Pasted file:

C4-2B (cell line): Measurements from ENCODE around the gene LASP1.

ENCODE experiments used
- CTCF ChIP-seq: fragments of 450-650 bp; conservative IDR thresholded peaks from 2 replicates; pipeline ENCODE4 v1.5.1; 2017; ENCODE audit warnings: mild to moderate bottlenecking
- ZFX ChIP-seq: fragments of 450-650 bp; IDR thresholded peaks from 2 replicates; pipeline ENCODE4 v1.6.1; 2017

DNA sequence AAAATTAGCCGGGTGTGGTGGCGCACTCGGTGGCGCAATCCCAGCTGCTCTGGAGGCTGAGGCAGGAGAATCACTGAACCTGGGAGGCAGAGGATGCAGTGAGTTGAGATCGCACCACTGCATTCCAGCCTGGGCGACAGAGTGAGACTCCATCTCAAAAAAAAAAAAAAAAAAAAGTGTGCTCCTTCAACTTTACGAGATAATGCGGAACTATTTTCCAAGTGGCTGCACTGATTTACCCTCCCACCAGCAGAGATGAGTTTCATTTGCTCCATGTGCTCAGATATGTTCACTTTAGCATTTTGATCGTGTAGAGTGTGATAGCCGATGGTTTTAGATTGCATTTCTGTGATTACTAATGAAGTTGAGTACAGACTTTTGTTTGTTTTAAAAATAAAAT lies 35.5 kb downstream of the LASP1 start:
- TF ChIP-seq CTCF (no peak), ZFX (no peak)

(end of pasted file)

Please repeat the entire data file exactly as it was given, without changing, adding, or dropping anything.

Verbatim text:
C4-2B (cell line): Measurements from ENCODE around the gene LASP1.

ENCODE experiments used
- CTCF ChIP-seq: fragments of 450-650 bp; conservative IDR thresholded peaks from 2 replicates; pipeline ENCODE4 v1.5.1; 2017; ENCODE audit warnings: mild to moderate bottlenecking
- ZFX ChIP-seq: fragments of 450-650 bp; IDR thresholded peaks from 2 replicates; pipeline ENCODE4 v1.6.1; 2017

DNA sequence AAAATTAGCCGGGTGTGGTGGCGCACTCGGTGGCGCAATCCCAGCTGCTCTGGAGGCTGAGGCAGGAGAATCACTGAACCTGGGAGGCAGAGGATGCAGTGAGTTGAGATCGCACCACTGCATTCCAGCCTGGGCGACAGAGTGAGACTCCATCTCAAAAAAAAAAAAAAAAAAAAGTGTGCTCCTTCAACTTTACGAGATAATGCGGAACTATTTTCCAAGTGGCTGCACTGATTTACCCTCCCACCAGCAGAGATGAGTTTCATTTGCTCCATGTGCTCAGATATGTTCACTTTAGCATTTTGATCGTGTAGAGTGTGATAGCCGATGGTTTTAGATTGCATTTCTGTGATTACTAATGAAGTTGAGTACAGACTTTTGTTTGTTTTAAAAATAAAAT lies 35.5 kb downstream of the LASP1 start:
- TF ChIP-seq CTCF (no peak), ZFX (no peak)